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  • Writer's pictureEmma Ludlum

Chronic Pain, Math and Hypnotherapy

One of my most memorable clients was within my first few months as a hypnotherapist. This person prefers to remain anonymous, so I will call him Bob to tell his story. I saw Bob for one long extended session and I wasn’t sure why he initially decided to come.

As the session began, he mentioned he was coming because he was “bad at

math.” I was confused by this because it didn’t seem to be affecting his life. However, when I dug deeper he revealed that he was in horrible debilitating pain that he would forget to do mundane tasks like brush his teeth. Because of this he lived in an assisted living facility in his mid thirties.

He mentioned that the pain always got worse every time he tried to do math or anything with numbers and logic. It was a specific area of his head where the pain would start and he had tried everything, so he thought it could be something that stemmed from his thoughts or emotions. I helped him drill down to the root of the issue and it turned out that he grew up in a culture that heavily valued math and science. If you were doing anything other than math or science or performing badly in those areas, teachers and authority figures would shame you.

He remembered being a young child and his teacher scolded him for performance on a math test. From there he grew up with this notion that he was bad at math. Throw in a few life hiccups and he developed a subconscious limiting belief that he was “a bad man.” This pesky belief had been running in the background unknown to him and would be more intense when something like math, numbers or logic reminded his brain of that negative belief.

The way we knew this was the root cause of the problem was because when I said the statement “I am a bad man” back to him, he said it was very negatively charged for him, he felt a heaviness in his body and his head throbbed a little.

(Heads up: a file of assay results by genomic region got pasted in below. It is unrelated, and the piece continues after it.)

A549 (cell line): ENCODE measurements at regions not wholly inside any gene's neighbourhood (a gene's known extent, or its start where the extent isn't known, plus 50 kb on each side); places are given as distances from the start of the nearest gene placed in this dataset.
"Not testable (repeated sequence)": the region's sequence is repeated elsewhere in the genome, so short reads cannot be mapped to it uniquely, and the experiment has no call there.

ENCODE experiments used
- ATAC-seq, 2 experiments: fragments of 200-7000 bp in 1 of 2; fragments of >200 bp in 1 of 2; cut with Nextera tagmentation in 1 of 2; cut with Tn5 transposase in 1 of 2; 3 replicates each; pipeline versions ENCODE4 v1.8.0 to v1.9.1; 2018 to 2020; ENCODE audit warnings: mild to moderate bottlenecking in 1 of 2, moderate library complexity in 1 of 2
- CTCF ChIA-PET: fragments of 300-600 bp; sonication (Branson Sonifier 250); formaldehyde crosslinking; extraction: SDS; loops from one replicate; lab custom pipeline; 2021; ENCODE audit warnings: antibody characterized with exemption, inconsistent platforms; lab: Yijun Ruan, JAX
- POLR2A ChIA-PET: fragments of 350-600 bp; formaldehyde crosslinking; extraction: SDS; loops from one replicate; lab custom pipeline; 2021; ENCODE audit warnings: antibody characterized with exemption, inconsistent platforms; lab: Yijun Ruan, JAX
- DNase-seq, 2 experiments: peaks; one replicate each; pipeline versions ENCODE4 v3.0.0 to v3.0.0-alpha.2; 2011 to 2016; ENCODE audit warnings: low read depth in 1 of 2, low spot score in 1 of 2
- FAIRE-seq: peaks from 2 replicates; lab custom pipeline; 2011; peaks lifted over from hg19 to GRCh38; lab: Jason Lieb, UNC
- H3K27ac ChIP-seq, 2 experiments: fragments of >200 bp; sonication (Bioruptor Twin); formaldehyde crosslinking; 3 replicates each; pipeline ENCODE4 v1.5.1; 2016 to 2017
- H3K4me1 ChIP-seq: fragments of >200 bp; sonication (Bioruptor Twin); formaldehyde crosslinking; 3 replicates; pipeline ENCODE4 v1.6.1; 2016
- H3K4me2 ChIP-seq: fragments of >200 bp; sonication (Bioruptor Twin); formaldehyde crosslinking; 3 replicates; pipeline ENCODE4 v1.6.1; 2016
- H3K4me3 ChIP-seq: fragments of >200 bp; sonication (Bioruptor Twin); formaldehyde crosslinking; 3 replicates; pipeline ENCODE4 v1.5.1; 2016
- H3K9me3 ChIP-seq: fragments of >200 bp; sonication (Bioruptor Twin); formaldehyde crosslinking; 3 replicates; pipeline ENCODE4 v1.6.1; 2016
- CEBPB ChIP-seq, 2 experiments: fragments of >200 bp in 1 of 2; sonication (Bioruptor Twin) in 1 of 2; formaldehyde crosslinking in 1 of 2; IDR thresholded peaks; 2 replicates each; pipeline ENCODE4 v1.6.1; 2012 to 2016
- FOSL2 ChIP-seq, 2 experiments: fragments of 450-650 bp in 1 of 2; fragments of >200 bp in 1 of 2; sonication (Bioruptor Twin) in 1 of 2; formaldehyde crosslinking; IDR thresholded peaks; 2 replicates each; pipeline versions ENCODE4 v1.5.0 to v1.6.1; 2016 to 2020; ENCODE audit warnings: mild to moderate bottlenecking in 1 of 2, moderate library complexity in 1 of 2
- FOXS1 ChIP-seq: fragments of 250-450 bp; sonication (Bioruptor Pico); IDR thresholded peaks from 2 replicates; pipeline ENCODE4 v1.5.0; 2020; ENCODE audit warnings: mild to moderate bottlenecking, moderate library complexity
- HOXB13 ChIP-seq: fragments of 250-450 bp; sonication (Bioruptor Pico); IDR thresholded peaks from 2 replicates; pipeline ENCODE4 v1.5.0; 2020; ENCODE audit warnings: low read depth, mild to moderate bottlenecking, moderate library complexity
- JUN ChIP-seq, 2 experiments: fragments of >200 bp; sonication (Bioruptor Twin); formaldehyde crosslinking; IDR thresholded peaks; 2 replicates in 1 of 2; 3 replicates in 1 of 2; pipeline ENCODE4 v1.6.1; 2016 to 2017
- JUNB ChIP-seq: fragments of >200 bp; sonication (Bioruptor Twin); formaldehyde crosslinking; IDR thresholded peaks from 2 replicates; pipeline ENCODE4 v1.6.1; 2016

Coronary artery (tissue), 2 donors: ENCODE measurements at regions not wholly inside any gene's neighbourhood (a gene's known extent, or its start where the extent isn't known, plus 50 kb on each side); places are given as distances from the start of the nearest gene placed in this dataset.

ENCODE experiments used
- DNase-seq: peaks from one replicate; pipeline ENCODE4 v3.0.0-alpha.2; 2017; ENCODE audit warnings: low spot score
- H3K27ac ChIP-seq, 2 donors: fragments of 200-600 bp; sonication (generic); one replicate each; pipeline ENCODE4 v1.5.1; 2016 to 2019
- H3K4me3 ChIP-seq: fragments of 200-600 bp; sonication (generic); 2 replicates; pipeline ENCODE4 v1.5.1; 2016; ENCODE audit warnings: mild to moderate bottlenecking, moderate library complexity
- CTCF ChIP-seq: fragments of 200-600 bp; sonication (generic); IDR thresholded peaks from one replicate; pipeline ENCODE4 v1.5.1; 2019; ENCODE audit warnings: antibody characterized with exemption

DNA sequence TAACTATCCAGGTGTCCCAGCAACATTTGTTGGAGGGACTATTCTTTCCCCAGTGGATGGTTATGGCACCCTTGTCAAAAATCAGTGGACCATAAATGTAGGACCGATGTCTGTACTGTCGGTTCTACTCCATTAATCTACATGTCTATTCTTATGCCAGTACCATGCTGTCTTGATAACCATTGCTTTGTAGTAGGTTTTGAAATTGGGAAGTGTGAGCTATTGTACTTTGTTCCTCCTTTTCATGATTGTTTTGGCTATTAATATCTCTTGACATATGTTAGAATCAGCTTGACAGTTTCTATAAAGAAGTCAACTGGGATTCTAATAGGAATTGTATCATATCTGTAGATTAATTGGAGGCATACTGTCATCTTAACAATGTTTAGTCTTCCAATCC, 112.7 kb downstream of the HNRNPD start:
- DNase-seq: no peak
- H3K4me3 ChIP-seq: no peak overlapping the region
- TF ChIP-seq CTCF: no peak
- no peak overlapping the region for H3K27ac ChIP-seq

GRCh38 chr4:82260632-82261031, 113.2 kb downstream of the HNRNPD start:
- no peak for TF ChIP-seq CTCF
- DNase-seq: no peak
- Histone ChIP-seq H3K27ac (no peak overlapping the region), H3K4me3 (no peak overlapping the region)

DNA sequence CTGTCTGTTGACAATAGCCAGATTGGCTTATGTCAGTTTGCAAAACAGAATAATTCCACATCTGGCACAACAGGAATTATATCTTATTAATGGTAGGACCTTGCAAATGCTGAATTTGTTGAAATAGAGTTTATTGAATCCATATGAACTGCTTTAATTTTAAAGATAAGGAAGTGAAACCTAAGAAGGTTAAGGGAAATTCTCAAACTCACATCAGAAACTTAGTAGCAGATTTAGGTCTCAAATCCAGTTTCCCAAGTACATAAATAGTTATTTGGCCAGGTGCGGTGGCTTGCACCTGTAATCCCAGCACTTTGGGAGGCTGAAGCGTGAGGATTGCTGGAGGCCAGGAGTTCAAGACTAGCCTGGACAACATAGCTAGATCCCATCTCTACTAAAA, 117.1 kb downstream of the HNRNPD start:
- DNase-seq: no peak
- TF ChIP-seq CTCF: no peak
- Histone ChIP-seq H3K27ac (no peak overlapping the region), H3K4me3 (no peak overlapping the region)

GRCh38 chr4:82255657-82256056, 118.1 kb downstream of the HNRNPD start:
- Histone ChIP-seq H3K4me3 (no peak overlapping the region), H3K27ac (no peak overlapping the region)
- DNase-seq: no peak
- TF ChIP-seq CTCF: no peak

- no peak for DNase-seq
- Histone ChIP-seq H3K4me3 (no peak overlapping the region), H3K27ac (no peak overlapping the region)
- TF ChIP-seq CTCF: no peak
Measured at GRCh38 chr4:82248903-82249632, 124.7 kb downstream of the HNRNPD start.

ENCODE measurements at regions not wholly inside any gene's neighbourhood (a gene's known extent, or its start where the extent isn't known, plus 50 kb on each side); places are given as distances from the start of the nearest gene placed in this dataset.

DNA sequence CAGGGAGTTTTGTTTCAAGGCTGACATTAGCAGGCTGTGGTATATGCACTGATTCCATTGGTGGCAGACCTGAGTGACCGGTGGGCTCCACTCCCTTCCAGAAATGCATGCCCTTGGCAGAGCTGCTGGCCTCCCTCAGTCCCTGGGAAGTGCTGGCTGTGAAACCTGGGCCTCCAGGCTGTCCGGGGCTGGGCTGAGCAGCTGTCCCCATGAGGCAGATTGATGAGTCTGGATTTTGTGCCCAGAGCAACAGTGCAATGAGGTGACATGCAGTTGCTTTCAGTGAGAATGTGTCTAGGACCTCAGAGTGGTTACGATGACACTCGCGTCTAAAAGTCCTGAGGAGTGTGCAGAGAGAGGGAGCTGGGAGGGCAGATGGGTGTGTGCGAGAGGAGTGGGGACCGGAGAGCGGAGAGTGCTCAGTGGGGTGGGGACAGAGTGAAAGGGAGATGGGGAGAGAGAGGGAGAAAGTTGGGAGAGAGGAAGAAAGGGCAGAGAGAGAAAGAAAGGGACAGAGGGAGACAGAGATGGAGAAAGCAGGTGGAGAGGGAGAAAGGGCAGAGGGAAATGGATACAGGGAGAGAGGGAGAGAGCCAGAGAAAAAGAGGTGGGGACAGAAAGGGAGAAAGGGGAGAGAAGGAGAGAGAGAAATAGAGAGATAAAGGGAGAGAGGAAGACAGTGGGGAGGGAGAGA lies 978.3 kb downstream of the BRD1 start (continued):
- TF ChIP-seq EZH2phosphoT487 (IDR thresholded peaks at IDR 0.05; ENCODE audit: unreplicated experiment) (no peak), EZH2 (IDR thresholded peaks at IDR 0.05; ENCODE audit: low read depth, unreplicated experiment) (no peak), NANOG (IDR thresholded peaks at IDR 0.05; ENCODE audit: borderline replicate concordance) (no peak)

We started the hypnotherapy and emotional clearing process and at the end of the session he said he had never felt lighter and that his pain had gone significantly. He was in disbelief and expected this new feeling not to last. Prior to our session, he said he smoked marijuana every day to help with the pain. I saw him a week later and he had not smoked once and his pain had remained subsided. He felt he could manage any flare up with his other tools when it happened occasionally now instead of constantly. He found himself being able to face math, numbers and logic without a flare up as well and was completely lit up. He looked like an entirely different person.

Two weeks later, he moved out of the assisted living facility, gaining his freedom back enough to even move out of state, and he started singing and hiking again. He later revealed to me that the pain had been so bad prior to our session that he had considered not living anymore to give himself peace. He said because of our session (I would argue also in conjunction with all the other work he was doing), he said he never has those thoughts anymore and that he lives his life with joy.

To me, I am so grateful we found each other because what a tragedy it would have been to lose a life when a resolution could have been found easily through the mind. The subconscious mind is so powerful and always tries to keep us safe. At one point, his mind recognized he would be punished for doing math, so it tried to send him a signal to avoid that action and to keep him safe. Years later, that no longer applied and his mind simply needed reminding of how it is safe to do math, work with numbers or think logically. This is where accessing the subconscious mind can really have rapid, long lasting and life changing results.

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